“The Chancellor and the government were elected for the entire term of office, and citizens rightly expect them to be serious about the obligations arising from these elections. Therefore, I can rule out any efforts for meaningless changes”, Kramp-Karrenbauer told the Welt am Sonntag newspaper.
Back in December, Kramp-Karrenbauer was elected CDU head at the party congress in Hamburg amid reportedly collapsed ratings of the main German political CDU/CSU alliance over the controversial country’s migration policies.
Among the key promises of Kramp-Karrenbauer was an overhaul of the country’s migration policy. Earlier public opinion surveys showed that the majority of German citizens have suggested the country’s policy in this particular sphere was too careless.
Back in July, CDU and the CSU agreed to take measures to curb undocumented migrant flows into Germany. The deal reportedly included, among other things, boosting control along the border to prevent irregular migrants from entering the country, as well as the creation of transit centres in Germany, where migrants will stay up to two days before deportation to other EU countries where they were originally registered.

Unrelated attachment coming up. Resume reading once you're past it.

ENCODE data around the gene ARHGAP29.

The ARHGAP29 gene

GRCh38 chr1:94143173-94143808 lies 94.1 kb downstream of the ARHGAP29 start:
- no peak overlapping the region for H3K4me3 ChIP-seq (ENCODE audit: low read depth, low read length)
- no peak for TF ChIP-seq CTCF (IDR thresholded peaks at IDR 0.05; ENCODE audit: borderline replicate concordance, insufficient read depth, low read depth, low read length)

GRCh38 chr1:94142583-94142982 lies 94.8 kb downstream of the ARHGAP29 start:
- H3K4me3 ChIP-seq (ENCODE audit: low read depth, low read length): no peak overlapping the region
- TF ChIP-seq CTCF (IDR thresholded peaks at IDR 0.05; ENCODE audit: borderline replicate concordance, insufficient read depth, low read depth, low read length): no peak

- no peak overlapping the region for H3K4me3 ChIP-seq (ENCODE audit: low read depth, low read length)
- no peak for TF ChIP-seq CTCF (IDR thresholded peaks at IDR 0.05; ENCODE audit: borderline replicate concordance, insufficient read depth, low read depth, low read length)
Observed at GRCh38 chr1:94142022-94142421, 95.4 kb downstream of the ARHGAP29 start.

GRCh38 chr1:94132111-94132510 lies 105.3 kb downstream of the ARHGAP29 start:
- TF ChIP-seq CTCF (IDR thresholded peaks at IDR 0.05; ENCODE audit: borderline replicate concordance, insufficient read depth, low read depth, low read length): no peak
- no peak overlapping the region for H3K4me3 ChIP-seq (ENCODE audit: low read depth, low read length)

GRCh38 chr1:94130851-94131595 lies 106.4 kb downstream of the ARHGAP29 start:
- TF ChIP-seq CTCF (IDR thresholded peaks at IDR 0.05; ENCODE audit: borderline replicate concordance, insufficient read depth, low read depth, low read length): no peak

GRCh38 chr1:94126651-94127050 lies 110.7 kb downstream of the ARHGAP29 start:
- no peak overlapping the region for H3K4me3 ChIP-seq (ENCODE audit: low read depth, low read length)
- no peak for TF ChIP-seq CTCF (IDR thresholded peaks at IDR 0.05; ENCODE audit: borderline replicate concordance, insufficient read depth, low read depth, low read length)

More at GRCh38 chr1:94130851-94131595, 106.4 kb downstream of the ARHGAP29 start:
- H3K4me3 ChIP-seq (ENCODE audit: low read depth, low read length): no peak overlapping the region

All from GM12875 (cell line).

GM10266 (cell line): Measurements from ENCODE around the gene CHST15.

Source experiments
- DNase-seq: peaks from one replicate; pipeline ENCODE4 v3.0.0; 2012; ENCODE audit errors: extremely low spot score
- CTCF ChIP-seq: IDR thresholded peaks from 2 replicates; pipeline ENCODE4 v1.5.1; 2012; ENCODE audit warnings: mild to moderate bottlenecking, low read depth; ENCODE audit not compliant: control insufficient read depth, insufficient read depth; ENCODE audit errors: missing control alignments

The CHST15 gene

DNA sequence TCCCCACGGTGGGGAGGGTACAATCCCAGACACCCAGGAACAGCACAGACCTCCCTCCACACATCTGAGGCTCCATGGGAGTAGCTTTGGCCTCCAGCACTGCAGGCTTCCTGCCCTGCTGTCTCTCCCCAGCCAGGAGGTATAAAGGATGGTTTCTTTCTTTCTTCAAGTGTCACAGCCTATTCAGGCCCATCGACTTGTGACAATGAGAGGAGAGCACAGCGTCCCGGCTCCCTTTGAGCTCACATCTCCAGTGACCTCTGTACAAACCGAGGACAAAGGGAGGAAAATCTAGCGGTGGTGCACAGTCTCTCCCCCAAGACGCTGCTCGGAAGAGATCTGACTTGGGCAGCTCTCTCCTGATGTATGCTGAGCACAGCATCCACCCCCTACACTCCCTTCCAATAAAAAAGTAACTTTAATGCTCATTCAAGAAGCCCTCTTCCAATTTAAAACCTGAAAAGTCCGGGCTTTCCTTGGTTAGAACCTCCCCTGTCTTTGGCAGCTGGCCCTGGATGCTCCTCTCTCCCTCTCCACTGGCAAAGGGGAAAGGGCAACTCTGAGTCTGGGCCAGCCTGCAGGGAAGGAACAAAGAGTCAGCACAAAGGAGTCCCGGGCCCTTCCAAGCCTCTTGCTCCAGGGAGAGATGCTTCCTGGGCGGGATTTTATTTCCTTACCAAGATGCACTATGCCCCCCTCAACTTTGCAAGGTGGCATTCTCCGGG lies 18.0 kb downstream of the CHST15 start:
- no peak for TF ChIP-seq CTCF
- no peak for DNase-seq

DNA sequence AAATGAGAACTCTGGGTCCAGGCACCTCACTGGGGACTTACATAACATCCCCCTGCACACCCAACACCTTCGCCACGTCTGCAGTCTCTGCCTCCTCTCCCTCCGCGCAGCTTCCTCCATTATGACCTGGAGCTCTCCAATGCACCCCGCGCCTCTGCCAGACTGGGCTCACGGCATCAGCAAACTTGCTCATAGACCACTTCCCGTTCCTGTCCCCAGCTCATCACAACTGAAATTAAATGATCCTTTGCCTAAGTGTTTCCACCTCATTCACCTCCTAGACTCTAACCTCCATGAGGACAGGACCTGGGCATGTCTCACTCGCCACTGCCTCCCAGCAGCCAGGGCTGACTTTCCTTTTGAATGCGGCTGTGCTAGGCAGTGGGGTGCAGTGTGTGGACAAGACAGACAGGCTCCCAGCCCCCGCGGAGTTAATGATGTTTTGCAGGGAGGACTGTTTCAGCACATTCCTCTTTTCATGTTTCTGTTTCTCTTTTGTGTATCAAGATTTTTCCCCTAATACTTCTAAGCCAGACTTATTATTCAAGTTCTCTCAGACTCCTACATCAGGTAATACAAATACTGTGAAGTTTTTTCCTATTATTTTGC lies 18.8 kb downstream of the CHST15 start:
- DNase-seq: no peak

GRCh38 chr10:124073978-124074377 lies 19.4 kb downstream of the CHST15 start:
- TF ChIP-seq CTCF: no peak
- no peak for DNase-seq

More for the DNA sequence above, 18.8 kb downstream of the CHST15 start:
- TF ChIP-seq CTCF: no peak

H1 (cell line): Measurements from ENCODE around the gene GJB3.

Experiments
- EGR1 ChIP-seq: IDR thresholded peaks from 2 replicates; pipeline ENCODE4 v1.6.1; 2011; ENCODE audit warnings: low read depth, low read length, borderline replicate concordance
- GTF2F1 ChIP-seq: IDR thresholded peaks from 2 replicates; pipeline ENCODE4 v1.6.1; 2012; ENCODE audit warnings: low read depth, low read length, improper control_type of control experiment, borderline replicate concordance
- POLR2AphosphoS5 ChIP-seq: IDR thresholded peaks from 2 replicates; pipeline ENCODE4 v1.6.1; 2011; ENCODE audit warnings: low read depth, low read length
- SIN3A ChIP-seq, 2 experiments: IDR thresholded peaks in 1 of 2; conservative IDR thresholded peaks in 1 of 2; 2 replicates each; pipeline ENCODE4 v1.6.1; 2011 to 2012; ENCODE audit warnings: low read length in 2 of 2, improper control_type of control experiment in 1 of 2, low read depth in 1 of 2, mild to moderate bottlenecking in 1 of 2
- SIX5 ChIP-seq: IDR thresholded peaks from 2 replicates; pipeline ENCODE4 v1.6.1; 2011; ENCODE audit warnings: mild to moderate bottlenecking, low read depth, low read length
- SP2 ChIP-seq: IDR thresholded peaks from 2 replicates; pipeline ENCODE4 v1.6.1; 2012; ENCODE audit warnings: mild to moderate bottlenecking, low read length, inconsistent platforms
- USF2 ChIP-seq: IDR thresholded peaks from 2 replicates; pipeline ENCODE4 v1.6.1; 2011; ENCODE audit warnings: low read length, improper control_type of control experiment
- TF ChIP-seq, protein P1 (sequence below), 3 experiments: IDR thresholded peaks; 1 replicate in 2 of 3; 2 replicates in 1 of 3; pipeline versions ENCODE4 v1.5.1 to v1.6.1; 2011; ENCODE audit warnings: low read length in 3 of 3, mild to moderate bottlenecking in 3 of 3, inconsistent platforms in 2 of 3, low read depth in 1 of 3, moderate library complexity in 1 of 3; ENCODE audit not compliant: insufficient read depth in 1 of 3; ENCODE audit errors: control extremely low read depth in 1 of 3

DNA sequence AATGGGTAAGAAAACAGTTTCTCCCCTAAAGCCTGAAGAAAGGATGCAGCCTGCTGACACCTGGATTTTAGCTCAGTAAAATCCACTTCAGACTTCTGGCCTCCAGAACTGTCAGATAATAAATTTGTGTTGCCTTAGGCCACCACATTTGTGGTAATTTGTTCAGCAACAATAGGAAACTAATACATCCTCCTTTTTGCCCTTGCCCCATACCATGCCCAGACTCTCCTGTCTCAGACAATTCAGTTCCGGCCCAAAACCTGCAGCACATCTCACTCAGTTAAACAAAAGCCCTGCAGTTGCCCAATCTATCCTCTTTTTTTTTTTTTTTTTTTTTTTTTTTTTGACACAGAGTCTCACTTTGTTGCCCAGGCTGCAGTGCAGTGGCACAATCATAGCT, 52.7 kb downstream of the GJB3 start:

Merkel has been criticized for her “open-door policy”, which resulted in a million of mostly North African migrants pouring into Germany in 2015. Her party’s popularity slumped in the following years, causing it to lose seats in the federal parliament in 2017.
Annegret Kramp-Karrenbauer was born on 9 August 1962, in the federal state of Saarland on the border with France and Luxembourg. In 1981, she joined the CDU, from 1999 she worked in the CDU faction in the parliament of Saarland, held various posts in the state government, from 2011 to 2018 she headed the Cabinet of Saarland.
Since February 2018, Annegret Kramp-Karrenbauer has become the secretary general of the CDU after being nominated by Merkel. This gave grounds for the German media to call Kramp-Karrenbauer the “successor and protege” of the chancellor as party leader.
Earlier, Merkel — who has been heading the German government since 2005 — announced that she would not run for CDU leadership and did not intend to become chancellor again in 2021.
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